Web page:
High Hydrations

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mick hartley

Jul 29, 2003, 3:27:37 AM7/29/03
Moro is a Spanish/North African restaurant in London. Their sourdough
recipe comes from their cookery book and is at about 80% hydration. My
slightly modified version can be found at

Not being a specialist bread book it suggests using tins as opposed to
the traditional round shaped hearth bread. This I have successfully
done a number of times including using a fluted ring mould to produce
a jokey birthday "cake" complete with candles.

This weekend I thought I'd be brave and let it rise in a banneton
which I use all the time with lower hydrations. I also used rice
flour for the first time to dust the banneton and can confirm its
effectiveness in preventing sticking.

However, on turning out the dough for baking it had no structure and
spread right across the baking sheet producing a flat loaf barely
three quarters of an inch high

I'm not really bothered about this – it produced a really good flat
bread – but a photograph in the Moro cookbook shows a low, round,
traditional looking hearth bread. Anyone have any techniques for
forming loaves with highly hydrated doughs?

Bets wishes,


Ed Bechtel

Jul 29, 2003, 9:18:34 AM7/29/03
Mick asks:

<< Anyone have any techniques for
forming loaves with highly hydrated doughs? >>

A technique that is different than the one posted in the link is to not be
touching or forming the dough late in the proofing sequence.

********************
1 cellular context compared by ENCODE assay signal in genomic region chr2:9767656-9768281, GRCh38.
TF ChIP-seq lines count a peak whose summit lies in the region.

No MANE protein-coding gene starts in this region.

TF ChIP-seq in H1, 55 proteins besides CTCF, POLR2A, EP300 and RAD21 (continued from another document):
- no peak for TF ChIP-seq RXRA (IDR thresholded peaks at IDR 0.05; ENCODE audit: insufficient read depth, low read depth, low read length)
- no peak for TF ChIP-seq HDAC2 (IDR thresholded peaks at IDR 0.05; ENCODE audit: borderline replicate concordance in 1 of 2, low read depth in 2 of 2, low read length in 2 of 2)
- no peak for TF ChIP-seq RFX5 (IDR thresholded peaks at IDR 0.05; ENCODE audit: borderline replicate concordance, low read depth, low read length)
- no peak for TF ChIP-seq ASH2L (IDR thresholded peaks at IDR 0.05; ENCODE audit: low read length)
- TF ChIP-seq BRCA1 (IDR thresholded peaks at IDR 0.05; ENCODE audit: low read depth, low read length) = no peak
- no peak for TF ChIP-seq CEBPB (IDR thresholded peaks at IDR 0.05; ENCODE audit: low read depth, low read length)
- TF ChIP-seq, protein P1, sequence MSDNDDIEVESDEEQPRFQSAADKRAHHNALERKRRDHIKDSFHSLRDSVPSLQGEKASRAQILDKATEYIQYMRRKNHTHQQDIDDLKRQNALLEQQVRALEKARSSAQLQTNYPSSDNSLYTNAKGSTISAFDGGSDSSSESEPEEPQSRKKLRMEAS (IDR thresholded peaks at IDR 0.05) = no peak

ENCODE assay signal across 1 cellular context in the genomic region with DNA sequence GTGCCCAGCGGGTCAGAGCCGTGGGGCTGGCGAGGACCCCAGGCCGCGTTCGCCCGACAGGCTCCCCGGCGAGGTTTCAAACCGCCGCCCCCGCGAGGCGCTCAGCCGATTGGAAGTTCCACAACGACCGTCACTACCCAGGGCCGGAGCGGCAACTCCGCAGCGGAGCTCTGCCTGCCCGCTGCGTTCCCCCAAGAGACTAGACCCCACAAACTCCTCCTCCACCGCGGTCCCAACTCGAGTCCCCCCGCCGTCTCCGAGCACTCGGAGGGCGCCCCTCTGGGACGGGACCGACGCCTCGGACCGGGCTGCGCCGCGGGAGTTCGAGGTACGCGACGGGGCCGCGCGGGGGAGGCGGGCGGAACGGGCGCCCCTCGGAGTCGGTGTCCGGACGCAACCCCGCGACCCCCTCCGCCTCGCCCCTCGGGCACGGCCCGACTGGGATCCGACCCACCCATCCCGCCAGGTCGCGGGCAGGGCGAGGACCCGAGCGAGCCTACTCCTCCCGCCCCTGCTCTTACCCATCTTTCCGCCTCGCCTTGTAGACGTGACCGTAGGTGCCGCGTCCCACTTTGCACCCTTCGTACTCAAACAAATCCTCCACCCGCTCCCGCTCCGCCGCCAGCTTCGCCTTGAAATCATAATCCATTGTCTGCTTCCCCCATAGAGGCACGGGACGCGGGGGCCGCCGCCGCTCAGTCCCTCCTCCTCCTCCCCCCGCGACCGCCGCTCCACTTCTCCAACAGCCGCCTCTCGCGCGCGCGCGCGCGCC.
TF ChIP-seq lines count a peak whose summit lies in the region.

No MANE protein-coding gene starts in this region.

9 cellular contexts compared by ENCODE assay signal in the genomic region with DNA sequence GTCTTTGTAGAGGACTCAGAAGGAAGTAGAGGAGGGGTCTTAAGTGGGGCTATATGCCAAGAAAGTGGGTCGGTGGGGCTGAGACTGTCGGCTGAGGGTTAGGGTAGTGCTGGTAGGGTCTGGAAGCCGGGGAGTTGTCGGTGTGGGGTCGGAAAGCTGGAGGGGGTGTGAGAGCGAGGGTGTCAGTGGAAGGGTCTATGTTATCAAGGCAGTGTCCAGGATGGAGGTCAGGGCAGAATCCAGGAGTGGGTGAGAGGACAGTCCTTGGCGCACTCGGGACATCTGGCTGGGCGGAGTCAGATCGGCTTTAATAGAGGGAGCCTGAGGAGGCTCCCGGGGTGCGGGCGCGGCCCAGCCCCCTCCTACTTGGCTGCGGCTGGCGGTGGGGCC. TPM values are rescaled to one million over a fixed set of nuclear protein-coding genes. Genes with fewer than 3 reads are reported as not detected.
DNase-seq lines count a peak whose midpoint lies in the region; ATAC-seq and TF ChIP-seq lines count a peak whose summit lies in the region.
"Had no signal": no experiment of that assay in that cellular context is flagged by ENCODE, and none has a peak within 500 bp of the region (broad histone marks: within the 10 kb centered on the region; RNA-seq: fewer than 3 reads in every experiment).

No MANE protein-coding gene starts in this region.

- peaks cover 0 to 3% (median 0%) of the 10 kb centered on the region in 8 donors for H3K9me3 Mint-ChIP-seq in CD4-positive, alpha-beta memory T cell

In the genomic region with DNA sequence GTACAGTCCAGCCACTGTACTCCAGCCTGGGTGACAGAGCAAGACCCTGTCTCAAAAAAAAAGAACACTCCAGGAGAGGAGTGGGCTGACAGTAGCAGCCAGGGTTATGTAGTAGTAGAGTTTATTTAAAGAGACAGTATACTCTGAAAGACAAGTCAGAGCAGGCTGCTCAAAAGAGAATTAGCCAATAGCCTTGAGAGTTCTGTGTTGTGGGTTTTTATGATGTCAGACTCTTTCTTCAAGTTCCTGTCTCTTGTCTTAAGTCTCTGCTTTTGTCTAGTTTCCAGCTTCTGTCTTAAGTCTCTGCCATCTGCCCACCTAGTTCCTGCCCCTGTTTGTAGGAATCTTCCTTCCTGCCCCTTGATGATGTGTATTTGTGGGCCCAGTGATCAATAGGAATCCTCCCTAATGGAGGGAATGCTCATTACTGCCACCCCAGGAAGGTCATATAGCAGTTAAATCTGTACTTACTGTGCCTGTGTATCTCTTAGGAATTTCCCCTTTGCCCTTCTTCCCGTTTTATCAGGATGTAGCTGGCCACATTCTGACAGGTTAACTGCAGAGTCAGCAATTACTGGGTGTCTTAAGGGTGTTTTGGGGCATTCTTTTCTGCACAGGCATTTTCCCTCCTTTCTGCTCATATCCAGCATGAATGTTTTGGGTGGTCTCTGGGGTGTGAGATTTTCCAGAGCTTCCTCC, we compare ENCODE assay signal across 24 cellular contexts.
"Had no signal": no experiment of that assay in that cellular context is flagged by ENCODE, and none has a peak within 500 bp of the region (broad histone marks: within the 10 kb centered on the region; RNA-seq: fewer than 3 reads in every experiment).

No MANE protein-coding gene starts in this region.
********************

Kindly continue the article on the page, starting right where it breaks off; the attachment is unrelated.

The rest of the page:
My few good results were had at 78 percent hydration using high protein white
bread flour. After mixing and kneading, let rise several hours in mixer bowl.
Then after giving a few folds with the spatula, pour the dough onto floured
parchment and push it into rough loaf shape without the normal folding. I kept
the portions small at 12 to 16 ounces. Flour the tops. Used dish towels under
parchment to minimize spread. Then baked on 500F Stone after 1.5 to 2 hours
second rise. Else it would lose its pizazz like the one in the photo.


mick hartley

Jul 29, 2003, 4:16:10 PM7/29/03
smoke...@aol.comnojunk (Ed Bechtel) wrote in message news:<20030729091834...@mb-m15.aol.com>...

Thanks for that, Ed. There's obviously no point in continuing to use a
banneton. I was thinking of pouring the dough onto the baking sheet in
strips like ciabatta but I might well try your method as well.

Best wishes,


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